Redden, A.M. (1994) Grazer-mediated chloropigment degradation and the vertical flux of spring bloom production in Conception Bay, Newfoundland. Doctoral (PhD) thesis, Memorial University of Newfoundland.
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The fate of spring phytoplankton production at subzero temperatures in Conception Bay, Newfoundland, was traced using chloropigments as biomarkers of phytoplankton biomass and flux, and as indicators of biological processes. The study included conventional fluorometric and HPLC analyses of seston, zooplankton and bivalve gut tracts and faeces, trap collections, and sediments. Chloropigment conservation during copepod grazing was examined in experiments conducted at 0°C for 24 hr, using various concentrations of natural seston and cultured diatoms. Transformation to nonfluorescent products was negligible or low (<35%) at seston concentrations >3 μg chlorophyll α/l. At lower food levels, chloropigment destruction was high (>80%). Losses were primarily due to post-starvation feeding and digestive processes. In situ gut and faecal pigment levels in copepods and oikopleurids were highest during mid-bloom production. The dominant copepod grazers exhibited diet feeding rhythms, while oikopleurids showed near-continuous feeding activity. Pyrophaeophorbide a was the primary fluorescent degradation product of copepod grazing; more complex compositions of chlorophyll α derivatives were found in oikopleurid and mussel faeces. Considerable amounts of undegraded chlorophylls were also commonly found in oikopleurid faecal pellets. The contribution of copepod and oikopleurid faecal pellets to the vertical flux of bloom production was highest following the mass sedimentation of primarily senescent diatoms (20-23 m/d) during early May. POC flux to bottom waters was 30-40% of estimated primary production, and 75% of this flux occurred during May. The relative contribution of zooplankton grazing products increased from 35 % at 40 m to 67% at 240 m. Relatively constant carbon/chloropigment ratios at all depths throughout the bloom, and comparable losses of POC and pigment flux between surface and bottom waters, support the use of chloropigments as reliable tracers of vertical flux. C/N ratios of cumulative fluxes were low (7.0-8.8), indicating little decay of the bulk of sedimenting material. High quality particulate material (20% POM) reached near-bottom waters during the terminal phase of the bloom, resulting in elevated carbon and chloropigment levels in the surface sediments. Chloropigment concentrations decreased with sediment depth in the uppermost 5 cm, but composition remained uniform down to 10 cm, presumably due to the bioturbating activities of abundant polychaetes, and pigment preservation processes following burial.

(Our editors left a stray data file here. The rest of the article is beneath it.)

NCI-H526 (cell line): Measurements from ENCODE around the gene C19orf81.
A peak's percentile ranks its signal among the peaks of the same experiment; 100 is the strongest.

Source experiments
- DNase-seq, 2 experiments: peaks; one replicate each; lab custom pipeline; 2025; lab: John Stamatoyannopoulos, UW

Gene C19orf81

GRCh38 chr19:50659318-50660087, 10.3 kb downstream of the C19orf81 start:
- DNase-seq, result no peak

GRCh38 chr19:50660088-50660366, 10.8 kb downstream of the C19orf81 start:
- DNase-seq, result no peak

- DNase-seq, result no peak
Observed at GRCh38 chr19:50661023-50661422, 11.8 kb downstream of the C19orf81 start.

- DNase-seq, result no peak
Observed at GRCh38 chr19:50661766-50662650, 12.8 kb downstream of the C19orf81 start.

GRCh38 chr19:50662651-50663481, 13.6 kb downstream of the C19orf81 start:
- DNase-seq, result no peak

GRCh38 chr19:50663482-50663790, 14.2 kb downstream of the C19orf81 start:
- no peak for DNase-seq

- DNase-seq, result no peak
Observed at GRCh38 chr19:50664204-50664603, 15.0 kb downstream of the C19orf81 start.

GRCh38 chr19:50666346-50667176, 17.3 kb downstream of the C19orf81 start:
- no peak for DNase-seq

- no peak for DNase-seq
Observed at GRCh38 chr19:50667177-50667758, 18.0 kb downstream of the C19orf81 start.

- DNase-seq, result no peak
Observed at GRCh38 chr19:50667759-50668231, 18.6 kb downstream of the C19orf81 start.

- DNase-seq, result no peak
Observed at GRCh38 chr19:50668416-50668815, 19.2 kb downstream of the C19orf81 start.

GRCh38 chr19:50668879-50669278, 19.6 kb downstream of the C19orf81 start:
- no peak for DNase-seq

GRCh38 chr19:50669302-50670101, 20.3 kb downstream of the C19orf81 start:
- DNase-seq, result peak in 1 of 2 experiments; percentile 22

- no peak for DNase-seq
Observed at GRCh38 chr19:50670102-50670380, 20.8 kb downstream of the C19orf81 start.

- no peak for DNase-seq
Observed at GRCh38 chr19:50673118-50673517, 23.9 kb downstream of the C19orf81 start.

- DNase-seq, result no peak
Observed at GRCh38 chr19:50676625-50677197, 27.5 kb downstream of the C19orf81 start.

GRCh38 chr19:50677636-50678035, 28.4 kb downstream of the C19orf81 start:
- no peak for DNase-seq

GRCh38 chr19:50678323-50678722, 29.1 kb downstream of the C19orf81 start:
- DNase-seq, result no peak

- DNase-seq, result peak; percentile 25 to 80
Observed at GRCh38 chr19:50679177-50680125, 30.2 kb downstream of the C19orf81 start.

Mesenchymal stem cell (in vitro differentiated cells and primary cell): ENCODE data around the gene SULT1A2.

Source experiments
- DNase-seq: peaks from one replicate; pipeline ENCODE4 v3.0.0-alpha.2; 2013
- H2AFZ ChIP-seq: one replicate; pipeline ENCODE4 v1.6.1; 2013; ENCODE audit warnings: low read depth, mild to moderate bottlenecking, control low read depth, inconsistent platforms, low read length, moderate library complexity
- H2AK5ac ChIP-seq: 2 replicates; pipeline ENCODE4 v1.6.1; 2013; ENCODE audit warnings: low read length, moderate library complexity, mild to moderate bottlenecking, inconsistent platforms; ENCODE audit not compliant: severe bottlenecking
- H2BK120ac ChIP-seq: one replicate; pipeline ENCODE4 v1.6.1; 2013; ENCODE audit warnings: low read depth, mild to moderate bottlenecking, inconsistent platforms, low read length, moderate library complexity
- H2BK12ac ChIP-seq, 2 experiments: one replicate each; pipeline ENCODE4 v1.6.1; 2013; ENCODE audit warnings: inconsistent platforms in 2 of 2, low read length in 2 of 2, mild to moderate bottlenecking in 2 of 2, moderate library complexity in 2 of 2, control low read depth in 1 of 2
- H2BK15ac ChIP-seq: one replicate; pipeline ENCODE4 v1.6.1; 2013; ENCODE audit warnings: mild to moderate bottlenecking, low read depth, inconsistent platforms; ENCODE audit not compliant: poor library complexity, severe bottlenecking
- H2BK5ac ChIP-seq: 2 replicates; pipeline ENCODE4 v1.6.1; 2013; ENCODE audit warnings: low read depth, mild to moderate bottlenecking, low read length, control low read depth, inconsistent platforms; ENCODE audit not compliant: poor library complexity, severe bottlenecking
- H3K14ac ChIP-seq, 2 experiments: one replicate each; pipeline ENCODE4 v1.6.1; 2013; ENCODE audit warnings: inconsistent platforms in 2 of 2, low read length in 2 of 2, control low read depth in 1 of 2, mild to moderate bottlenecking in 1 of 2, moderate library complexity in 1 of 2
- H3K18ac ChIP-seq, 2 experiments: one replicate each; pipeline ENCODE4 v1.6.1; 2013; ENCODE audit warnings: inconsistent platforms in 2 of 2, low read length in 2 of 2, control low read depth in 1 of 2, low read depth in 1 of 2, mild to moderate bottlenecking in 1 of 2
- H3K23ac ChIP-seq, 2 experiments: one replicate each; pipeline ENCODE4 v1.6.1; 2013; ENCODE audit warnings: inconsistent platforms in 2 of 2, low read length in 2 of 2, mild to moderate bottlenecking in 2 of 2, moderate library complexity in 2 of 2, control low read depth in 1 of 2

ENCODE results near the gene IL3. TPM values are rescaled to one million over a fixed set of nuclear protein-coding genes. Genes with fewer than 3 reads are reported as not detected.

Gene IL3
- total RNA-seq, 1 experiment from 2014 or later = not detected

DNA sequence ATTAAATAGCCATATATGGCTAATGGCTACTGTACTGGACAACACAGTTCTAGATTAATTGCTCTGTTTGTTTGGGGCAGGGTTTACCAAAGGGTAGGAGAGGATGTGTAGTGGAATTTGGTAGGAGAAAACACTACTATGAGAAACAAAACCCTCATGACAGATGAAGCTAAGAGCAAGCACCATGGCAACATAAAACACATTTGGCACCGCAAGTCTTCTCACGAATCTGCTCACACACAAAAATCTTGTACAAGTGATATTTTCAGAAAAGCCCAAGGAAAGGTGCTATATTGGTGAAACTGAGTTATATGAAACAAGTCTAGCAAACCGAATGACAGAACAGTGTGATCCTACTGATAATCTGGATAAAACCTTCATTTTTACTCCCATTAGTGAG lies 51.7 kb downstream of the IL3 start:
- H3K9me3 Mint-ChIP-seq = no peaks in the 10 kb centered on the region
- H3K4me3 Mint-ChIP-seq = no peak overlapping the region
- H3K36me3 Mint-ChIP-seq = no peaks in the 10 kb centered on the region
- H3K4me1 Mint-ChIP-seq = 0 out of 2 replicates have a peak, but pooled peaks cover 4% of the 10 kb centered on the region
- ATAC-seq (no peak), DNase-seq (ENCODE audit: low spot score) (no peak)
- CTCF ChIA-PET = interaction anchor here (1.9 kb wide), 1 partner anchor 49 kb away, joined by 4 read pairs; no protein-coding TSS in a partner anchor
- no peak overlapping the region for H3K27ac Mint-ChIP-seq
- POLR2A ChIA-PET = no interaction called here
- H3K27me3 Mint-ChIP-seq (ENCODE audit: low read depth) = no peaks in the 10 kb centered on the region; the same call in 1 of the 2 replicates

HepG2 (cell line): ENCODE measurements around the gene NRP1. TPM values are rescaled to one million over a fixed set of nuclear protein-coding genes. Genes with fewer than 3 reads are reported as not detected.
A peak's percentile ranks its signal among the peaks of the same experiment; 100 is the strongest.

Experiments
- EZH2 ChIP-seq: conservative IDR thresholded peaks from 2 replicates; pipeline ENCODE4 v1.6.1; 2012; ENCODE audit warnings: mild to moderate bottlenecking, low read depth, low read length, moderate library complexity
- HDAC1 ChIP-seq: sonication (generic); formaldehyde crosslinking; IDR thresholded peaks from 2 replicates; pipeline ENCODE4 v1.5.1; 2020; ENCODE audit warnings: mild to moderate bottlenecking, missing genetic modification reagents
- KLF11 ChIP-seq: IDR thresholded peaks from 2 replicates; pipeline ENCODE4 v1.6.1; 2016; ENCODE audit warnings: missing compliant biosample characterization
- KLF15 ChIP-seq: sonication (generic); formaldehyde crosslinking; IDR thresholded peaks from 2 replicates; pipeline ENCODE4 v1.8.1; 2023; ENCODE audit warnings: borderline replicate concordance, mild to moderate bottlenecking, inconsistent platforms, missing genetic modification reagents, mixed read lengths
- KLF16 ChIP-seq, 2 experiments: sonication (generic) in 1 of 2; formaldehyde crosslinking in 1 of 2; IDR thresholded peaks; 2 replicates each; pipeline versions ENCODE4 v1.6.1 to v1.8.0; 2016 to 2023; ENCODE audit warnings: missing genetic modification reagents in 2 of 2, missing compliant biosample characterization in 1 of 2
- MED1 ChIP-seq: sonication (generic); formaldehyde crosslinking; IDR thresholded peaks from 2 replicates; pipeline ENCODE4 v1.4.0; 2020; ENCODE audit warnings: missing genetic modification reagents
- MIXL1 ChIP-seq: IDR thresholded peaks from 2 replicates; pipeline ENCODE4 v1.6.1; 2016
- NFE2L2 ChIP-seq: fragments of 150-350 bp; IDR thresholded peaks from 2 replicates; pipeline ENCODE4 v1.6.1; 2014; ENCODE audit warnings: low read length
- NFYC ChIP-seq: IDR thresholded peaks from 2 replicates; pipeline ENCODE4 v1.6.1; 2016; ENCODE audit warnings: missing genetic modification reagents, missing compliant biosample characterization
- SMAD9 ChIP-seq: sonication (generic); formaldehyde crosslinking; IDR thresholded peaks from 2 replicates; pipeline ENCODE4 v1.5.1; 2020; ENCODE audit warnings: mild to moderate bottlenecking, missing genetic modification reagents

|Item Type:||Thesis (Doctoral (PhD))|
|Additional Information:||Bibliography: leaves 232-251|
|Department(s):||Science, Faculty of > Biology|
|Geographic Location:||Canada--Newfoundland and Labrador--Avalon Peninsula--Conception Bay|
|Library of Congress Subject Heading:||Algal blooms--Newfoundland and Labrador--Conception Bay; Chloroplast pigments; Biochemical markers|
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